Continuous review of your action-oriented outreach programs and good faith efforts ensures you are spending time and money on the most effective practices and resources. Additionally, the OFCCP requires organizations to evaluate the results of these programs at least annually. The OFCCP has a particular focus on weeding out passive practices. Long-term, effective programs are now necessary to ensure compliance with the OFCCP.
Hand-picked for you: ‘Workforce Diversity Series: 4 Ways to Build a Diverse Organization’
What Does Effective Monitoring Look Like?
Hopefully we’ve created a sense of the importance of monitoring your AAPs. But what is needed for a monitoring effort to be truly effective? Key areas to focus on are:
- Abnormal selection rates of particular classes for hires, promotions and terminations
- The utilization of individuals with disabilities, protected veterans, females and minorities
- The ideal frequency for your monitoring reviews.
Using Standard Deviation to Monitor Adverse Impact
Standard deviation is the main tool for uncovering adverse impact in personnel actions. Any area of hire, promotion or termination activity that has a standard deviation of 1.96 indicates a more in-depth review is needed.
Areas that display this characteristic must then be investigated for potential systemic issues, common threads and explanatory factors. Consider whether the standard deviation occurs:
- Multiple times within a certain department or with a certain manager, or a certain business unit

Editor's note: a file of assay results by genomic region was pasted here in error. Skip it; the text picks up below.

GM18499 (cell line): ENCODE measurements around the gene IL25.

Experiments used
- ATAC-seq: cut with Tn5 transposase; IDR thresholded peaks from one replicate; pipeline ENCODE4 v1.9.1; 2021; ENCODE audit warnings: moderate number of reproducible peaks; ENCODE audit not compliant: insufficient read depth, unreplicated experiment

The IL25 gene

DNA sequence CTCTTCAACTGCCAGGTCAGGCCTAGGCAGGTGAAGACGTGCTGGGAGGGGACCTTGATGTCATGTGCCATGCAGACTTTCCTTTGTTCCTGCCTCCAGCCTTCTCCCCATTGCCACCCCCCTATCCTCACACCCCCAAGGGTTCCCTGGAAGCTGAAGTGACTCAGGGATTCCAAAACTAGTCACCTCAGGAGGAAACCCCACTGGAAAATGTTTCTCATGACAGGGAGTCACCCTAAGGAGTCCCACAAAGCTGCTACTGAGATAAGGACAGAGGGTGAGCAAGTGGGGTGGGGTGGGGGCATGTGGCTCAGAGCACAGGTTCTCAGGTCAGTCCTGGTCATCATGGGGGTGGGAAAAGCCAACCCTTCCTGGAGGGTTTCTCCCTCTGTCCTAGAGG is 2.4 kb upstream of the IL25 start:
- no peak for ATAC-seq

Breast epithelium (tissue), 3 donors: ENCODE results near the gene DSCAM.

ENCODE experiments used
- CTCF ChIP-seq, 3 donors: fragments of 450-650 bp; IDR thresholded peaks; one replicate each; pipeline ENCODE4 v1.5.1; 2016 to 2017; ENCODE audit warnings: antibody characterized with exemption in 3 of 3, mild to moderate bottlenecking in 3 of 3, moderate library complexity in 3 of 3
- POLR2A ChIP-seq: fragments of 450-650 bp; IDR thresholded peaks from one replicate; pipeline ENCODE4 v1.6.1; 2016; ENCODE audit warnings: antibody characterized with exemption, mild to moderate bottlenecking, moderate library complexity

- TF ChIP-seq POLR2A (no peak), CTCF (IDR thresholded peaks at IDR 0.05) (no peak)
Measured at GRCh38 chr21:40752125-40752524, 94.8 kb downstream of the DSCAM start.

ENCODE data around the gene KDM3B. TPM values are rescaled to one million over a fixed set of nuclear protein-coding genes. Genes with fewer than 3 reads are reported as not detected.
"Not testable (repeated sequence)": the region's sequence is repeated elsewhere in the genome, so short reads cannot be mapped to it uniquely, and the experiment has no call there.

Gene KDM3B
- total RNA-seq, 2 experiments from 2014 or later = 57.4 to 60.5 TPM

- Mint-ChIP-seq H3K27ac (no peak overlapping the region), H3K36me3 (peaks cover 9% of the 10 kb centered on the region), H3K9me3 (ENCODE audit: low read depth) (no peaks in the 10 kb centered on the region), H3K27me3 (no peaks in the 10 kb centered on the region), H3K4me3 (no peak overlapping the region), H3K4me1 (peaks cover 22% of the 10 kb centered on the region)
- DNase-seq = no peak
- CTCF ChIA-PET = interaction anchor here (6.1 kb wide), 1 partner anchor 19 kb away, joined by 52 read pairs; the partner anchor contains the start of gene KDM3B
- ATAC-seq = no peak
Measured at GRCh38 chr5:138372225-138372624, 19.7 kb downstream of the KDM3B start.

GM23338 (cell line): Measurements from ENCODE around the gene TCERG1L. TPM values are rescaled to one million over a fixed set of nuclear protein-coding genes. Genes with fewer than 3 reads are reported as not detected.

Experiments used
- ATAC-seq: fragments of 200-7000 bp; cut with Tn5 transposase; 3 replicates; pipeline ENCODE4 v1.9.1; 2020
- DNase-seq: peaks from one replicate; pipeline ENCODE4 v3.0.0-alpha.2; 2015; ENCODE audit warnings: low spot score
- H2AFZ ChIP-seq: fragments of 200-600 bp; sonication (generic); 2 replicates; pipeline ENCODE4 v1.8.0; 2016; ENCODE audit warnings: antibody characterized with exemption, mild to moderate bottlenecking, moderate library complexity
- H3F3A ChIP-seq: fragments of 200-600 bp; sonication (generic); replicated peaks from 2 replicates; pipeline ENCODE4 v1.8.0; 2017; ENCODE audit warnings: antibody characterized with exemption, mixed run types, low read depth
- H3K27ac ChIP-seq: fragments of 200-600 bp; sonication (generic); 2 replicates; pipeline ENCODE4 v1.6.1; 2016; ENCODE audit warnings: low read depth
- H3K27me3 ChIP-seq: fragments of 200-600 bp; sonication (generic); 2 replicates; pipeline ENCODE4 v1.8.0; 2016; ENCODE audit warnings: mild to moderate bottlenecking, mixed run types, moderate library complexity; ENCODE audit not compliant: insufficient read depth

- In conjunction with newly introduced processes. For example, have you introduced guidelines for the use of certain disposition reasons in your candidate rejection process?
- In terminations, with a disproportionate impact on a specific class. This should prompt further analysis of whether a hostile work environment is the driving cause of those terminations.
- When terminations are involuntary, there is usually an adequate paper trail to work with. Layoffs are a naturally complex and widely scrutinized area.
- Voluntary terminations, on the other hand, require special scrutiny. Check exit interviews for widespread reasoning for the termination, and potential remedies. Is a particular group leaving to go elsewhere for better pay or advancement opportunities? Are certain managers, departments or business units being cited?
- In promotions,the analysis should focus on whether:
- There is documentation to support the promotion
- The promotions are competitive or non-competitive
- There is a systemic issue causing certain groups to be promoted over other groups